Light-Emitting Diode Therapy in Preventing Mucositis in Children Receiving Chemotherapy With or Without Radiation Therapy Before Bone Marrow Transplantation
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|ClinicalTrials.gov Identifier: NCT00036712|
Recruitment Status : Unknown
Verified June 2009 by National Cancer Institute (NCI).
Recruitment status was: Recruiting
First Posted : January 27, 2003
Last Update Posted : September 20, 2013
RATIONALE: Light-emitting diode (LED) therapy may be able to prevent mucositis of the mouth.
PURPOSE: Randomized phase II trial to determine the effectiveness of LED therapy in preventing mucositis of the mouth in children who are receiving chemotherapy with or without radiation therapy before donor bone marrow transplantation.
|Condition or disease||Intervention/treatment||Phase|
|Chronic Myeloproliferative Disorders Kidney Cancer Leukemia Lymphoma Multiple Myeloma and Plasma Cell Neoplasm Myelodysplastic Syndromes Myelodysplastic/Myeloproliferative Neoplasms Neuroblastoma Oral Complications Ovarian Cancer Pain Sarcoma||Procedure: management of therapy complications Procedure: pain therapy||Phase 2|
- Compare the incidence and severity of oral mucositis in children undergoing NASA-developed light-emitting diode (LED) therapy during a pre-transplantation myeloablative conditioning regimen (chemotherapy with or without radiotherapy) and continuing through the post-bone marrow transplantation (BMT) phase versus LED therapy during the post-BMT phase only.
OUTLINE: This is a randomized, double-blind, multicenter study. Patients are stratified according to participating center and cheek being treated (right vs left). Patients are randomized to 1 of 2 schedules of light-emitting diode (LED) therapy.
- Arm I: Patients undergo LED therapy for 71 seconds once daily beginning on day 1 of the myeloablative conditioning regimen comprising chemotherapy with or without radiotherapy and continuing for 14 days after bone marrow transplantation (BMT).
- Arm II: Patients undergo LED therapy as in arm I beginning on the day of BMT (day 0) and continuing for 14 days after BMT.
Photographs are taken of the right and left buccal mucosa at baseline and then every 3 days beginning on day 1 of LED therapy.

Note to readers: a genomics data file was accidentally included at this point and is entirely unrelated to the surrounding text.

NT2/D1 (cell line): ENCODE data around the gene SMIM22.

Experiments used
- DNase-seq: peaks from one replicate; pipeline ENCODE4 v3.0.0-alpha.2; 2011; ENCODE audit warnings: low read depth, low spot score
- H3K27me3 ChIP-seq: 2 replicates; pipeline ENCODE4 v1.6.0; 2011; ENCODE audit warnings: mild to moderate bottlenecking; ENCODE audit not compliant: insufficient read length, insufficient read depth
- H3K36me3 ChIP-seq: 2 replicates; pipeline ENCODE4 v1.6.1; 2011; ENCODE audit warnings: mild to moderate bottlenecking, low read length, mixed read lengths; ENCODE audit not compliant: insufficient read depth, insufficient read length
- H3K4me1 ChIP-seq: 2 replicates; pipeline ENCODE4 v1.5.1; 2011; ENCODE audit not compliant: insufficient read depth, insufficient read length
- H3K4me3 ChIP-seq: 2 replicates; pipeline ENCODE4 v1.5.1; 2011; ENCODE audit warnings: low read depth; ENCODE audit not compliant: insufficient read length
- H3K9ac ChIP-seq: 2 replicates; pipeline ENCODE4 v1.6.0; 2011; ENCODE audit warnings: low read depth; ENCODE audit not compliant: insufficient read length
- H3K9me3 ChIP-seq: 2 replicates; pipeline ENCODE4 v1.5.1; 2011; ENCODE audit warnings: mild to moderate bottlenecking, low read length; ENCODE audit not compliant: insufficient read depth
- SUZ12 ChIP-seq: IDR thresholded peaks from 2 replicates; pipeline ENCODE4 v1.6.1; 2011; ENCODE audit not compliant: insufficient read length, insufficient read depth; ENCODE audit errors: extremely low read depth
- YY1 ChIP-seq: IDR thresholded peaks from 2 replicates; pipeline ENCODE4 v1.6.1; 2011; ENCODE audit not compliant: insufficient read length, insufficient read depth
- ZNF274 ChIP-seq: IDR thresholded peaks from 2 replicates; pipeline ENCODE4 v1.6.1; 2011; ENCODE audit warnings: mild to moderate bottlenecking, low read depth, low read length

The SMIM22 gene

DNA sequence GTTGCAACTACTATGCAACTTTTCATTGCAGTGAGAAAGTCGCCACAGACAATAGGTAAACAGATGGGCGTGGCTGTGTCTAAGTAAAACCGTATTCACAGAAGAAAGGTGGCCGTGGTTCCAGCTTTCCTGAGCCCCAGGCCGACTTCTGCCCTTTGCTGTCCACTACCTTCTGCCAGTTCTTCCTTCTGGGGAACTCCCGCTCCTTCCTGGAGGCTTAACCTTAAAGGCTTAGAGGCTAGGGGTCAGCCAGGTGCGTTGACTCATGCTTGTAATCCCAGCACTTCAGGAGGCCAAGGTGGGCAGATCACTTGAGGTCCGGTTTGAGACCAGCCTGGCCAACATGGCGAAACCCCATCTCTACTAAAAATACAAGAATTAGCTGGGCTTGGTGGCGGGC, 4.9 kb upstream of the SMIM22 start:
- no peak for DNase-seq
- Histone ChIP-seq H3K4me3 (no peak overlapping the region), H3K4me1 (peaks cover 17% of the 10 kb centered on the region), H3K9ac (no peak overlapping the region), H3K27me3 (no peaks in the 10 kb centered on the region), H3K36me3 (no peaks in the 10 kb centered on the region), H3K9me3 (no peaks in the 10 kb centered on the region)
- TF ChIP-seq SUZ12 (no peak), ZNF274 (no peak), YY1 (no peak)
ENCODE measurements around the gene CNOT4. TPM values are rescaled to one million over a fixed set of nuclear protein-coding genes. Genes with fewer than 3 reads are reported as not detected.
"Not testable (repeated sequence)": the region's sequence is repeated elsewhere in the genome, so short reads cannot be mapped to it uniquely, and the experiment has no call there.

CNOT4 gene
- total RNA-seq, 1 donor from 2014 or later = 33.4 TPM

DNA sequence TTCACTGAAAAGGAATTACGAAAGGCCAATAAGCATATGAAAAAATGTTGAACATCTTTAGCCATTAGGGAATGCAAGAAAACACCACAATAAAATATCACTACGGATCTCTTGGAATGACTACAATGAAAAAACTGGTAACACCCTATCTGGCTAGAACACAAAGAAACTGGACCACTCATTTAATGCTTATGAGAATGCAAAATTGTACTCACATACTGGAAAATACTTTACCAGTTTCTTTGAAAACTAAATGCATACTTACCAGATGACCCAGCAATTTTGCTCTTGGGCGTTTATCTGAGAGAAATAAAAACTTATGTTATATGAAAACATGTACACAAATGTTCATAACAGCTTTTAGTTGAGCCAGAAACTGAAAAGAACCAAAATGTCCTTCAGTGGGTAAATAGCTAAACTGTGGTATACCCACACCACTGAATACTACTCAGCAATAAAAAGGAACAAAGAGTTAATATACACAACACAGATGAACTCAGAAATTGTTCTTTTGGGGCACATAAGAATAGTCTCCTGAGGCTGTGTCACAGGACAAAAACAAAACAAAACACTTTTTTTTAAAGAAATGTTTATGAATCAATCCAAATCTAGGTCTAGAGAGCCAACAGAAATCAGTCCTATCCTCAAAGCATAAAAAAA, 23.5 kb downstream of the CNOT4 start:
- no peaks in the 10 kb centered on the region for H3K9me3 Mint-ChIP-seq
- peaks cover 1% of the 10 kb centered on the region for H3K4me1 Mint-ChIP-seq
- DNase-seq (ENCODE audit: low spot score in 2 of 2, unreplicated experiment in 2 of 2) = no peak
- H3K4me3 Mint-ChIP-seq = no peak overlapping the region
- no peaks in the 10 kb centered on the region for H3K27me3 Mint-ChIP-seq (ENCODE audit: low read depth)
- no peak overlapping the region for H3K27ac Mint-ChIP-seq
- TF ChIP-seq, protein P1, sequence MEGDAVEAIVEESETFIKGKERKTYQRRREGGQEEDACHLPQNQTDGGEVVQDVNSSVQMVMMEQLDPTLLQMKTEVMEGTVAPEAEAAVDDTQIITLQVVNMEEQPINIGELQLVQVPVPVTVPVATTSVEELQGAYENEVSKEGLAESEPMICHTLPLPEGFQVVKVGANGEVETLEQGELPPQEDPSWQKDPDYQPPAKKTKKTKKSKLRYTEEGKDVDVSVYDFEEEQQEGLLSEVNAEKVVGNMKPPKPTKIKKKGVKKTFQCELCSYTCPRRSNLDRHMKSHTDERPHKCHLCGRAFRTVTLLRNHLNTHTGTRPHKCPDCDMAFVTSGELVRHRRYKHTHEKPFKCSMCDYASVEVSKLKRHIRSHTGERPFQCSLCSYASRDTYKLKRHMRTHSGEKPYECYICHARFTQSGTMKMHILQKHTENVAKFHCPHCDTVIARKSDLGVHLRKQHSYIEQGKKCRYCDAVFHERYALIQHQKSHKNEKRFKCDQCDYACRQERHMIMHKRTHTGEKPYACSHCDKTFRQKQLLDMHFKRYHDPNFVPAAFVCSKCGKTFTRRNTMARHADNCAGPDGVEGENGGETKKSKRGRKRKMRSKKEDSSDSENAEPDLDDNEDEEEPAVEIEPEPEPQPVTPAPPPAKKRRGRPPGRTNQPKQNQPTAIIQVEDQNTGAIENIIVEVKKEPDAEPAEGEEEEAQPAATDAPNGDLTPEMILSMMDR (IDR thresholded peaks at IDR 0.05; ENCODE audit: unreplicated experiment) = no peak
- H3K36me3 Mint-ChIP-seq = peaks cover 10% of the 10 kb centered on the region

Pain and xerostomia are assessed using the Wong-Baker "smiley-face" pain scale at baseline and then periodically for 14 days after BMT.
Patients are followed monthly for 2 years.
PROJECTED ACCRUAL: A total of 80 patients (40 per arm) will be accrued for this study within 2 years.
|Study Type :||Interventional (Clinical Trial)|
|Estimated Enrollment :||80 participants|
|Primary Purpose:||Supportive Care|
|Official Title:||A Multiinstitutional Trial To Evaluate The Prophylactic Use Of NASA-Developed Light Emitting Diodes For The Prevention Of Oral Mucositis In Bone Marrow Transplant Patients|
|Study Start Date :||January 2002|
|Estimated Primary Completion Date :||August 2009|
- Mean change in oral mucositis index (OMI) score from baseline to maximum score within 14 days posttransplant
- Mean change in pain score from baseline to maximum score within 14 days posttransplant
- Proportion of patients not experiencing ulcerative mucositis within the first 14 days posttransplant
- Time to heal
To learn more about this study, you or your doctor may contact the study research staff using the contact information provided by the sponsor.
Please refer to this study by its ClinicalTrials.gov identifier (NCT number): NCT00036712
|United States, Wisconsin|
|Medical College of Wisconsin Cancer Center||Recruiting|
|Milwaukee, Wisconsin, United States, 53226|
|Contact: Clinical Trials Office - Medical College of Wisconsin Cancer C 414-805-4380|
|Study Chair:||Harry T. Whelan, MD||Medical College of Wisconsin|